During pre-production, producers can use predictive analytics to identify which actors they should hire in which roles, and which parts of the plot they should emphasise during filming. These results are procured by analysing the interrelationships between the box office draw held by certain stars, the budget, and the social media buzz surrounding a film.
One of the most common analytics use cases during production is determining optimal filming locations, looking at where will provide the most efficient, cost-effective filming process. Using predictive analytics models that rely on data from previous productions, producers can identify ideal locations- based key variables like daylight hours and climate, and calculate budgets from the results.
Of course, these models rely on filming locations having existing data sets. For locations like Central Park in New York City, a spot that’s been used in more than 530 films and TV series, producers will be able to predict budgets with a high degree of accuracy. But for lesser-used locations, like Mount Ngauruhoe (known to audiences as Mount Doom of Mordor in Lord of the Rings), predictive models won’t be as useful.
Distribution and marketing: identifying the right audience for the film
Distribution and marketing are perhaps the most obvious opportunities for data analytics, as studios have a wealth of data points at their fingertips to help them find the ideal audience for their films.
Marketers can break audiences down into micro-segments – like parents who live in Alaska that are interested in horror films – to better understand which demographics and geographic areas they should be targeting, and whether they should do so with physical billboards or adverts on social media.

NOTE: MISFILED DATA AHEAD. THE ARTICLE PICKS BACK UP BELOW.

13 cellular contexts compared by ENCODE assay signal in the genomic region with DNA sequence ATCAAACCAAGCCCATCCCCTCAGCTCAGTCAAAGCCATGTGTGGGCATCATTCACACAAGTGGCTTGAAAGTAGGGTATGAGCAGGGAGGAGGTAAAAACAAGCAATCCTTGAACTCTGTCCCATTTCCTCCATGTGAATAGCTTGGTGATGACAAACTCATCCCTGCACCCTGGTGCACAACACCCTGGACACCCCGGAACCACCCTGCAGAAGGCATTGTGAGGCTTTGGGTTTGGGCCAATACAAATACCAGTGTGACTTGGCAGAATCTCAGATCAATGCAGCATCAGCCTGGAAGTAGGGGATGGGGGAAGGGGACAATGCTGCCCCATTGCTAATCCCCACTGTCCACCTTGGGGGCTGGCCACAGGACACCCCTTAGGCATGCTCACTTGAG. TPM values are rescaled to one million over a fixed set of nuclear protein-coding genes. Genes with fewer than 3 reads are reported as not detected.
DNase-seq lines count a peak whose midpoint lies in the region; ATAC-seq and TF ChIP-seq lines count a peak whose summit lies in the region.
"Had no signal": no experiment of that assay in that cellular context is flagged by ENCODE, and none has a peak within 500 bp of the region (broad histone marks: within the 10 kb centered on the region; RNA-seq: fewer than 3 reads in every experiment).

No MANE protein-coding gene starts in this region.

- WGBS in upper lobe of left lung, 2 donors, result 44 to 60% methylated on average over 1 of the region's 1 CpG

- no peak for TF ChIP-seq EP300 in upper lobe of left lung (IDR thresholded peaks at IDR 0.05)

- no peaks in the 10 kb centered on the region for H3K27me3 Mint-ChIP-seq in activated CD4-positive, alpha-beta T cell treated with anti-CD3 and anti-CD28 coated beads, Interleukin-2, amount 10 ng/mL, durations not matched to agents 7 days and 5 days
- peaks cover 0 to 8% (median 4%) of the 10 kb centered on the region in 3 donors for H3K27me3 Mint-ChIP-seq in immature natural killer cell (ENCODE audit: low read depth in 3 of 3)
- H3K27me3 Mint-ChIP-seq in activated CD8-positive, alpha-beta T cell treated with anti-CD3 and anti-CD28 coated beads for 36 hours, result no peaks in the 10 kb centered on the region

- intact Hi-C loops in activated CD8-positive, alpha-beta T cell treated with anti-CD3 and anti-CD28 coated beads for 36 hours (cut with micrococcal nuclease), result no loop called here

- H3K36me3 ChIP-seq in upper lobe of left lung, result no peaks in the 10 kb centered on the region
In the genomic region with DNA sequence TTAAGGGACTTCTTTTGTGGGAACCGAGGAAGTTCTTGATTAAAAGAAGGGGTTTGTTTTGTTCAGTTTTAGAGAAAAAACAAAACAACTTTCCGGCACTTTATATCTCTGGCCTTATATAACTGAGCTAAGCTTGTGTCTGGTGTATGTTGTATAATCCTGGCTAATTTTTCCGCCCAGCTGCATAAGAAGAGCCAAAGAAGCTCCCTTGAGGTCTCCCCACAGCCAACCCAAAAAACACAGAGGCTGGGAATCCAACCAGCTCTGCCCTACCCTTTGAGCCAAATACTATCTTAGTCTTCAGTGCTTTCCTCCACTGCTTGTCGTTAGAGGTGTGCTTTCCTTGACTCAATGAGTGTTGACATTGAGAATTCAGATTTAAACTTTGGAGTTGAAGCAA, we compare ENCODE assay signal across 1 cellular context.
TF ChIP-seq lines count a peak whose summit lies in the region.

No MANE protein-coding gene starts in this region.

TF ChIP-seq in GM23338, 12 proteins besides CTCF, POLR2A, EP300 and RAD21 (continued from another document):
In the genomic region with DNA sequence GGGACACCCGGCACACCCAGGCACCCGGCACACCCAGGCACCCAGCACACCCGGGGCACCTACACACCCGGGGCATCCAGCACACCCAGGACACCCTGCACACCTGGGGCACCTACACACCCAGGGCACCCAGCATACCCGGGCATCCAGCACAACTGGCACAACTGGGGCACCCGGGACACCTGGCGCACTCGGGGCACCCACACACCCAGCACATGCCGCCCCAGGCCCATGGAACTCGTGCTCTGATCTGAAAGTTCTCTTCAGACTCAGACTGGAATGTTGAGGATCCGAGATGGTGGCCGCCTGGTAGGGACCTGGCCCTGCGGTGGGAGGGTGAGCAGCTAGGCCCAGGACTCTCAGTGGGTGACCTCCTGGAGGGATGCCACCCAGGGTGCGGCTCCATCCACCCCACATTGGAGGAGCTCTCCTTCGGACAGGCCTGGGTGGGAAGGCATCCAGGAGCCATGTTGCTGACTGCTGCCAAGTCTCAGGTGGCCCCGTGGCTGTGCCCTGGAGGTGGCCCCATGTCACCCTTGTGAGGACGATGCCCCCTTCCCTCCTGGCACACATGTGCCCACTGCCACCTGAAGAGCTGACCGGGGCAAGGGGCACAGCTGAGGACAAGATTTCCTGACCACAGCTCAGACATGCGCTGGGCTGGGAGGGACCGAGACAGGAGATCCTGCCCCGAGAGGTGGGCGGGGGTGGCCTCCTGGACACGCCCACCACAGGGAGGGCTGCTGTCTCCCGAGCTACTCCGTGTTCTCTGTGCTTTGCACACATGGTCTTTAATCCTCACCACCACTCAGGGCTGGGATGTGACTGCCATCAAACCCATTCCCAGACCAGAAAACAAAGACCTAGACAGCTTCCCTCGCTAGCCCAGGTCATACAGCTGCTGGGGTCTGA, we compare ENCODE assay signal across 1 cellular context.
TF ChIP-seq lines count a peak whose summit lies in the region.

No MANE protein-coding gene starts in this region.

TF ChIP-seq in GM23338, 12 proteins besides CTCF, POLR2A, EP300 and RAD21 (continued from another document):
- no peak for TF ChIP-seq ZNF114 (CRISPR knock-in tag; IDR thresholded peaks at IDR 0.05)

This form of data analytics has been frequently used in the film industry i.e. film analytics for decades, evolving as studios gain access to more data points from their audiences. But more recently, streaming services like Netflix have taken data-based marketing predictions to new levels.
In the past few years, Netflix’s recommendation algorithm has developed a reputation for its impressive accuracy. It’s so successful in fact, that 80% of all streaming time on the platform is thanks to its data-driven recommendations.
The algorithm is also closely integrated with its user interface, with recommendations split into high-level genres and categories like, “similar to what you were watching previously”. Behind the scenes though, this algorithm actually digs much deeper, capturing data points like the time elapsed since the user viewed a piece of content, the points at which users abandon content, the devices they watch on, and much more.
Analytics aren’t just reserved for the big players
You’d be forgiven for thinking the cards are stacked in favour of the industry giants with resources to invest in advanced data analytics – but there are some tangible opportunities for independent filmmakers, too.
As the independent film festival Raindance makes clear, data analytics doesn’t need to be expensive, and filmmakers on lower budgets can find vast amounts of freely available big data in film industry online. Soon, we’ll start to see helpful analytics tools like budgeting and scheduling optimisers developed specifically for independent film producers – unlocking the doors to a wider audience and potentially limitless success.
Analytics at The Smart Cube